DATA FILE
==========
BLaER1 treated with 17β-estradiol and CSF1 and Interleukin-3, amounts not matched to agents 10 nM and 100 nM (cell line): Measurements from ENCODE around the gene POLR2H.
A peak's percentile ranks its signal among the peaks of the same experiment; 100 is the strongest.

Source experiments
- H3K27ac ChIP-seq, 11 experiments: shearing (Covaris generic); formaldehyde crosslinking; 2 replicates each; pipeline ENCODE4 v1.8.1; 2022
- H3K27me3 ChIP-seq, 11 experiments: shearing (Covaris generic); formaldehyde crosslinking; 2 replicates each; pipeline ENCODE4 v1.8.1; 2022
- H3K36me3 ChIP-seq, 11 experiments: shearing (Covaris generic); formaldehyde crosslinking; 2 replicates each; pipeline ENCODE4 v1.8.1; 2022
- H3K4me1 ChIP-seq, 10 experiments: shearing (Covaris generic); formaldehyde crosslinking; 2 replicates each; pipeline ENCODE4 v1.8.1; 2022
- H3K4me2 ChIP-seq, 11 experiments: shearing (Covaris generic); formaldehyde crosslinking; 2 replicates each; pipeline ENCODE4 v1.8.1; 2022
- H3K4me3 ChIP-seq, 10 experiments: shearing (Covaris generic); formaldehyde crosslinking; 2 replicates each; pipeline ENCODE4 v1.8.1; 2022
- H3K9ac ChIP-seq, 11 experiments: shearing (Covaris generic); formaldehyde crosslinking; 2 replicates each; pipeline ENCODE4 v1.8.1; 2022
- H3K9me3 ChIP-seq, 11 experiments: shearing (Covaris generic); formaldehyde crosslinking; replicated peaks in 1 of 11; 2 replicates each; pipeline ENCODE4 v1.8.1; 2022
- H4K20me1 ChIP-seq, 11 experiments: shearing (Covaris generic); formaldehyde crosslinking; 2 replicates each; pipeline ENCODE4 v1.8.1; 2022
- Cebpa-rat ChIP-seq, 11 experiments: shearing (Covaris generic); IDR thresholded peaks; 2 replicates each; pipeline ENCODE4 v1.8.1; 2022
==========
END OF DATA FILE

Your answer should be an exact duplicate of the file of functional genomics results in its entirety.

BLaER1 treated with 17β-estradiol and CSF1 and Interleukin-3, amounts not matched to agents 10 nM and 100 nM (cell line): Measurements from ENCODE around the gene POLR2H.
A peak's percentile ranks its signal among the peaks of the same experiment; 100 is the strongest.

Source experiments
- H3K27ac ChIP-seq, 11 experiments: shearing (Covaris generic); formaldehyde crosslinking; 2 replicates each; pipeline ENCODE4 v1.8.1; 2022
- H3K27me3 ChIP-seq, 11 experiments: shearing (Covaris generic); formaldehyde crosslinking; 2 replicates each; pipeline ENCODE4 v1.8.1; 2022
- H3K36me3 ChIP-seq, 11 experiments: shearing (Covaris generic); formaldehyde crosslinking; 2 replicates each; pipeline ENCODE4 v1.8.1; 2022
- H3K4me1 ChIP-seq, 10 experiments: shearing (Covaris generic); formaldehyde crosslinking; 2 replicates each; pipeline ENCODE4 v1.8.1; 2022
- H3K4me2 ChIP-seq, 11 experiments: shearing (Covaris generic); formaldehyde crosslinking; 2 replicates each; pipeline ENCODE4 v1.8.1; 2022
- H3K4me3 ChIP-seq, 10 experiments: shearing (Covaris generic); formaldehyde crosslinking; 2 replicates each; pipeline ENCODE4 v1.8.1; 2022
- H3K9ac ChIP-seq, 11 experiments: shearing (Covaris generic); formaldehyde crosslinking; 2 replicates each; pipeline ENCODE4 v1.8.1; 2022
- H3K9me3 ChIP-seq, 11 experiments: shearing (Covaris generic); formaldehyde crosslinking; replicated peaks in 1 of 11; 2 replicates each; pipeline ENCODE4 v1.8.1; 2022
- H4K20me1 ChIP-seq, 11 experiments: shearing (Covaris generic); formaldehyde crosslinking; 2 replicates each; pipeline ENCODE4 v1.8.1; 2022
- Cebpa-rat ChIP-seq, 11 experiments: shearing (Covaris generic); IDR thresholded peaks; 2 replicates each; pipeline ENCODE4 v1.8.1; 2022